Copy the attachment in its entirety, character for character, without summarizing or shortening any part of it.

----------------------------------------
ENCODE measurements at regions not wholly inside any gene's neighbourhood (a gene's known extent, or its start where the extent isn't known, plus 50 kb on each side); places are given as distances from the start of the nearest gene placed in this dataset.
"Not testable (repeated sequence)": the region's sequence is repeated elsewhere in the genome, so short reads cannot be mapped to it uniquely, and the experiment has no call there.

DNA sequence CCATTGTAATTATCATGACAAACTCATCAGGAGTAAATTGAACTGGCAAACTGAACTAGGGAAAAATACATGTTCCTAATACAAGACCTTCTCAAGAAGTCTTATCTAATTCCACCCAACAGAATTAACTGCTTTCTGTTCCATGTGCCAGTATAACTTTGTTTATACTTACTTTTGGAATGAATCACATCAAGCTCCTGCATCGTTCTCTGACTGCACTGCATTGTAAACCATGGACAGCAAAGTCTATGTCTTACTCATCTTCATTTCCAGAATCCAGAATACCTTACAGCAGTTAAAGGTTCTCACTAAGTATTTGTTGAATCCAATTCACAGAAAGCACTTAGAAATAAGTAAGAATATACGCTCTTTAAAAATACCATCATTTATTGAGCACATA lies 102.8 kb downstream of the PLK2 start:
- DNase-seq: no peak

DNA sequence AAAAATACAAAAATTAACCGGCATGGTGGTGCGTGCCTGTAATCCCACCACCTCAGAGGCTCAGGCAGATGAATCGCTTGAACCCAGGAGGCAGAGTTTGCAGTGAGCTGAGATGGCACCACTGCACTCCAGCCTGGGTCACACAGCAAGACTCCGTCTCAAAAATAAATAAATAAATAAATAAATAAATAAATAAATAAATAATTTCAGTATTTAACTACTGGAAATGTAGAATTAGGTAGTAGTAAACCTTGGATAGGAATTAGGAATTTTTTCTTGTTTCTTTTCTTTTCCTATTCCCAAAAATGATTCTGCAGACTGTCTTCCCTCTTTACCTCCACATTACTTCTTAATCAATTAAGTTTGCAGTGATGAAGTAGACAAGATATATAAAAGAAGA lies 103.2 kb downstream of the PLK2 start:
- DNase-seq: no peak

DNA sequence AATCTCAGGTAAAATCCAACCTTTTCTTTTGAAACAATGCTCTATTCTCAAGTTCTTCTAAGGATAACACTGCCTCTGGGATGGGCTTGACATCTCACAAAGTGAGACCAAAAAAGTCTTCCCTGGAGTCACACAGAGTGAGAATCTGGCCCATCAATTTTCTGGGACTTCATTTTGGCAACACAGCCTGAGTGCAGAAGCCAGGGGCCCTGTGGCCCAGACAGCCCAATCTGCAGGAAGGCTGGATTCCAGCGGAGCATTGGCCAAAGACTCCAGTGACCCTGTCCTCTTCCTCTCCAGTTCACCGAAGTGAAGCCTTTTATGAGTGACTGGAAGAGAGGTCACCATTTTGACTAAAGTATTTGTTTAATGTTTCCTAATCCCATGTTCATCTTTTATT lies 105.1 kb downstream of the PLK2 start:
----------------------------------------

ENCODE measurements at regions not wholly inside any gene's neighbourhood (a gene's known extent, or its start where the extent isn't known, plus 50 kb on each side); places are given as distances from the start of the nearest gene placed in this dataset.
"Not testable (repeated sequence)": the region's sequence is repeated elsewhere in the genome, so short reads cannot be mapped to it uniquely, and the experiment has no call there.

DNA sequence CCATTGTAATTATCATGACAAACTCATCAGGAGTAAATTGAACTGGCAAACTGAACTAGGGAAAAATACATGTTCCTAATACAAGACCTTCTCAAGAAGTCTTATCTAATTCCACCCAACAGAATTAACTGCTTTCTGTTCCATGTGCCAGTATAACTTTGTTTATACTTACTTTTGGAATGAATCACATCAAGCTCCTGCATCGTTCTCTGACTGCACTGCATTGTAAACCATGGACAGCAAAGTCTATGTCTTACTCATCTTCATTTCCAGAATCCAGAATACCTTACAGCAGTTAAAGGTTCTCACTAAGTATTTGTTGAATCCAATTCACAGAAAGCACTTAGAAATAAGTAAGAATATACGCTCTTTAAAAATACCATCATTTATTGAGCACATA lies 102.8 kb downstream of the PLK2 start:
- DNase-seq: no peak

DNA sequence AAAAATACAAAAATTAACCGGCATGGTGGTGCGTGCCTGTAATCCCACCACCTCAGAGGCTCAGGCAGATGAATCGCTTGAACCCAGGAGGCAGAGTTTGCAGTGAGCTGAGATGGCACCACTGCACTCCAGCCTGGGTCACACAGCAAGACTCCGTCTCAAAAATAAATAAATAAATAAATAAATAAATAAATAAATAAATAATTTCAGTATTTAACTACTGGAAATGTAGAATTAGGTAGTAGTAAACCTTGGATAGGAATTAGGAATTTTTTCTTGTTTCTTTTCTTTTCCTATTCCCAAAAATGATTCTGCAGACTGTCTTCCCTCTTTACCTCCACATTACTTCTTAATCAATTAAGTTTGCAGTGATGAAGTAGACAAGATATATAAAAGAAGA lies 103.2 kb downstream of the PLK2 start:
- DNase-seq: no peak

DNA sequence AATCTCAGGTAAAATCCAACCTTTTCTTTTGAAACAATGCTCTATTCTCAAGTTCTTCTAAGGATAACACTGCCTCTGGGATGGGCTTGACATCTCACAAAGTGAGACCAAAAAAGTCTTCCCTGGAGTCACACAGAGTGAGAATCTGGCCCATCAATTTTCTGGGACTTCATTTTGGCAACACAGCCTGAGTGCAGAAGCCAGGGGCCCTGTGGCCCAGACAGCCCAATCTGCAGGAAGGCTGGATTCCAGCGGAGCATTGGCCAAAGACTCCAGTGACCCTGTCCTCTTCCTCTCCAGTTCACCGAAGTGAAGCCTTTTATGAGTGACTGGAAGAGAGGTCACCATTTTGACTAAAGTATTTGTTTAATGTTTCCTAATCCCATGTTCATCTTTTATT lies 105.1 kb downstream of the PLK2 start: